|More than a hundred years ago, two boys were fishing in a small river. They sat in a heavy flat-bottomed boat, each holding a long, crooked rod in his hands and eagerly waiting for “a bite.”|
When they wanted to move the boat from one place to another they had to pole it; that is, they pushed against a long pole, the lower end of which reached the bottom of the stream.
“This is slow work, Robert,” said the older of the boys as they were poling up the river to a new fishing place. “The old boat creeps over the water no faster than a snail.”
“Yes, Christopher; and it is hard work, too,” answered Robert. “I think there ought to be some better way of moving a boat.”
“Yes, there is a better way, and that is by rowing,” said Christopher.
“But we have no oars.”
“Well, I can make some oars,” said Robert; “but I think there ought to be still another and a better way. I am going to find such a way if I can.” The next day Robert’s aunt heard a great pounding and sawing in her woodshed. The two boys were there, busily working with hammer and saw. “What are you making, Robert?” she asked.
“Oh, I have a plan for making a boat move without poling it or rowing it,” he answered.
His aunt laughed and said, “Well, I hope that you will succeed.”
After a great deal of tinkering and trying, they did succeed in making two paddle wheels. They were very rough and crude, but strong and serviceable. They fastened each of these wheels to the end of an iron rod which they passed through the boat from side to side. The rod was bent in the middle so that it could be turned as with a crank. When the work was finished, the old fishing boat looked rather odd, with a paddle wheel on each side which dipped just a few inches into the water. The boys lost no time in trying it.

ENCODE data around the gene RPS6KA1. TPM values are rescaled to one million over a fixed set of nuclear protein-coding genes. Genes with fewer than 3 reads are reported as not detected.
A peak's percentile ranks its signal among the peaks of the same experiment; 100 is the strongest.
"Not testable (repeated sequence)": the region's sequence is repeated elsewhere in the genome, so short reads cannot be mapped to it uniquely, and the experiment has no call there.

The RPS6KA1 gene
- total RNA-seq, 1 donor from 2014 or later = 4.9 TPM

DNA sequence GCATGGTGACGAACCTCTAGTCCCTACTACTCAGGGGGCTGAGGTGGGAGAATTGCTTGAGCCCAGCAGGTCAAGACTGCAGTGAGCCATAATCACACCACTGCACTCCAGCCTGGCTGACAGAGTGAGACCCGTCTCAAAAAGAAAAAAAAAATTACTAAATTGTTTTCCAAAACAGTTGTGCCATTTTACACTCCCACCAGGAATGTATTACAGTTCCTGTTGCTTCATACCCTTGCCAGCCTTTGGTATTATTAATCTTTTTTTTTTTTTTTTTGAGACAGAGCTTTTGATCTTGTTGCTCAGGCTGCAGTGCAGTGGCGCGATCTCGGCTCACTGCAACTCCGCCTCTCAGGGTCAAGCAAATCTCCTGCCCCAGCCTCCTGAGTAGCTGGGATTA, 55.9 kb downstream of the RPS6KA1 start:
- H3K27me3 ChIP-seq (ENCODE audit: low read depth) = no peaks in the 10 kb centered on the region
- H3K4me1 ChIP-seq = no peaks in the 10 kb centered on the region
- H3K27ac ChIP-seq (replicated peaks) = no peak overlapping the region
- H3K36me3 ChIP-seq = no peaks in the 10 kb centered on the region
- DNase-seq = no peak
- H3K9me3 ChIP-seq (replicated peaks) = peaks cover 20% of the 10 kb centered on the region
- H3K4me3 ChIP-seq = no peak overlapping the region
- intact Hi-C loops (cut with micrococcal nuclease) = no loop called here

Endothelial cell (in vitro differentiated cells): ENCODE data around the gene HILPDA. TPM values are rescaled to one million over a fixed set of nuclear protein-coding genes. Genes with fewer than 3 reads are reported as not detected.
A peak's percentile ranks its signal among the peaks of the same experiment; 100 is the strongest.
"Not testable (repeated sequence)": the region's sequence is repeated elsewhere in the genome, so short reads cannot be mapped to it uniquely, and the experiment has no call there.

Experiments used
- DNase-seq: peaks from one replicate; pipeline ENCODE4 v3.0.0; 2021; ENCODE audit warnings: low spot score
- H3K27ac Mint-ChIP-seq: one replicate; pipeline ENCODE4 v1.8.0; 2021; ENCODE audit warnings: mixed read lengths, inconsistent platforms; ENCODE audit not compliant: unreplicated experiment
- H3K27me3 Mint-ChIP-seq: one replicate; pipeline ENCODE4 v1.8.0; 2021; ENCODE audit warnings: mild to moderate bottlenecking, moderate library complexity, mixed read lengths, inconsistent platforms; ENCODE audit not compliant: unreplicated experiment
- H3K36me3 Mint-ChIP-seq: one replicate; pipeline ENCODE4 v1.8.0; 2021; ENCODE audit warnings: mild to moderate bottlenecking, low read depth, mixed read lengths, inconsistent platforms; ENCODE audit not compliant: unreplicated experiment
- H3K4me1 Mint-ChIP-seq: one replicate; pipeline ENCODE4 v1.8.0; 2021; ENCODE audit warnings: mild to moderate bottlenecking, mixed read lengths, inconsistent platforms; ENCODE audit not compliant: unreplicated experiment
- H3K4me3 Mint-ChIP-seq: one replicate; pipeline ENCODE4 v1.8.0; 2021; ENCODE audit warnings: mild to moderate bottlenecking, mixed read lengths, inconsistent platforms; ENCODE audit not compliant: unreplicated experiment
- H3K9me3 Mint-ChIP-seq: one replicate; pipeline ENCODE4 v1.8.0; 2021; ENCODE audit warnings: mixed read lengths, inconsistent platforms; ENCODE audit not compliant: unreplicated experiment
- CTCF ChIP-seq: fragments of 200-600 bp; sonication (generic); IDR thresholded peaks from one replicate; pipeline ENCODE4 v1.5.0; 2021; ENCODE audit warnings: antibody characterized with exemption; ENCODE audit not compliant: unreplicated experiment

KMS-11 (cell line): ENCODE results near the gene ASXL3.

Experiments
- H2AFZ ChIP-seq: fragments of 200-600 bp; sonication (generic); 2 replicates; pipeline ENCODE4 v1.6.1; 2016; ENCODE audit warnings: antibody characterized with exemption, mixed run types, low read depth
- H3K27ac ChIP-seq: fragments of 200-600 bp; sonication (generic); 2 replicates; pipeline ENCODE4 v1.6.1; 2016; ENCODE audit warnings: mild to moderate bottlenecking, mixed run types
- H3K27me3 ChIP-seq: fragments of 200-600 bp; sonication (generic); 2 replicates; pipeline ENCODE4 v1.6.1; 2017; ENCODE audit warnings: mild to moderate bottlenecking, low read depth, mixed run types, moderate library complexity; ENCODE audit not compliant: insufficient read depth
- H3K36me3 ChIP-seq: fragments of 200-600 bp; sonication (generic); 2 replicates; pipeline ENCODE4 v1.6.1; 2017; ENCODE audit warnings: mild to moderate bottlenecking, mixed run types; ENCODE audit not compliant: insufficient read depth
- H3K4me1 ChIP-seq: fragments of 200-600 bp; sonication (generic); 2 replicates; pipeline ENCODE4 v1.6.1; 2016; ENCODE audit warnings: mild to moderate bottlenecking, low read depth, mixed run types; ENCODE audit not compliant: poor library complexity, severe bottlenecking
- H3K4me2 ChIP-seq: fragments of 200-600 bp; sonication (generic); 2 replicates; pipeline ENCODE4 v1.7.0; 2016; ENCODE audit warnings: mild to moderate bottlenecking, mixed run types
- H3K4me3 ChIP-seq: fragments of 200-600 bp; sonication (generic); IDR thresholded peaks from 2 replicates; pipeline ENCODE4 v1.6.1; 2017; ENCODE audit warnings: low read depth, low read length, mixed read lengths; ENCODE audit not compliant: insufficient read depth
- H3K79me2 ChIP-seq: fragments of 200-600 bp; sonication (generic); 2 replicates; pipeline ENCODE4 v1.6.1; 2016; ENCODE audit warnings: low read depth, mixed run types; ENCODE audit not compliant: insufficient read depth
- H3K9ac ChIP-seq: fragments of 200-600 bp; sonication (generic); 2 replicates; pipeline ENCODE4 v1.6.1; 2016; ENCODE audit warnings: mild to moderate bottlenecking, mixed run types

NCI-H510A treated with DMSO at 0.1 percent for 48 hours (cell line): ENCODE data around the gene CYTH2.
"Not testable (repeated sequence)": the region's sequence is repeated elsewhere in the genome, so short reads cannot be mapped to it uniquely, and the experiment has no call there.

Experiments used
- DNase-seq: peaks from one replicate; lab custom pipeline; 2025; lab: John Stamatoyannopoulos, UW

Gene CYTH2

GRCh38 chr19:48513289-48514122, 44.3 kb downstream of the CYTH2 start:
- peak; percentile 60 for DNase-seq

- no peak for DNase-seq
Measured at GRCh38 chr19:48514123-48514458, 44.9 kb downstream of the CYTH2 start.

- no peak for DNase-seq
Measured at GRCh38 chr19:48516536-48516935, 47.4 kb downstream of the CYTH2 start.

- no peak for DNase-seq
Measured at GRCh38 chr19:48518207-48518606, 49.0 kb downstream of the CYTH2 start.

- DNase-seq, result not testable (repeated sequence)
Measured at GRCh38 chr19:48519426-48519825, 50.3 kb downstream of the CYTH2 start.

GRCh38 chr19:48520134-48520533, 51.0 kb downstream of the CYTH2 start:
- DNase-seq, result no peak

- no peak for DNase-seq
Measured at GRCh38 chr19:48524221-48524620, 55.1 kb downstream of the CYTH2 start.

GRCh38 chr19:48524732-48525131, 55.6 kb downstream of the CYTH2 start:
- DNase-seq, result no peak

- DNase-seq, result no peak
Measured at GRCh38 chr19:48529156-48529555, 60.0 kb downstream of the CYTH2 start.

“She goes ahead all right,” said Christopher, “but how shall we guide her?”
“Oh, I have thought of that,” said Robert. He took something like an oarlock from his pocket and fastened it to the stern of the boat; then with a paddle which worked in this oarlock one of the boys could guide the boat while the other turned the paddle wheels.
“It is better than poling the boat,” said Christopher.
“It is better than rowing, too,” said Robert. “See how fast she goes!”
That night when Christopher went home he had a wonderful story to tell. “Bob Fulton planned the whole thing,” he said, “and I helped him make the paddles and put them on the boat.”
“I wonder why we didn’t think of something like that long ago,” said his father. “Almost anybody could rig up an old boat like that.”
“Yes, I wonder, too,” said Christopher. “It looks easy enough, now that Bob has shown how it is done.”
When Robert Fulton became a man, he did not forget his experiment with the old fishing boat. He kept on, planning and thinking and working, until at last he succeeded in making a boat with paddle wheels that could be run by steam.
He is now remembered and honored as the inventor of the steamboat. He became famous because he was always thinking and studying and working.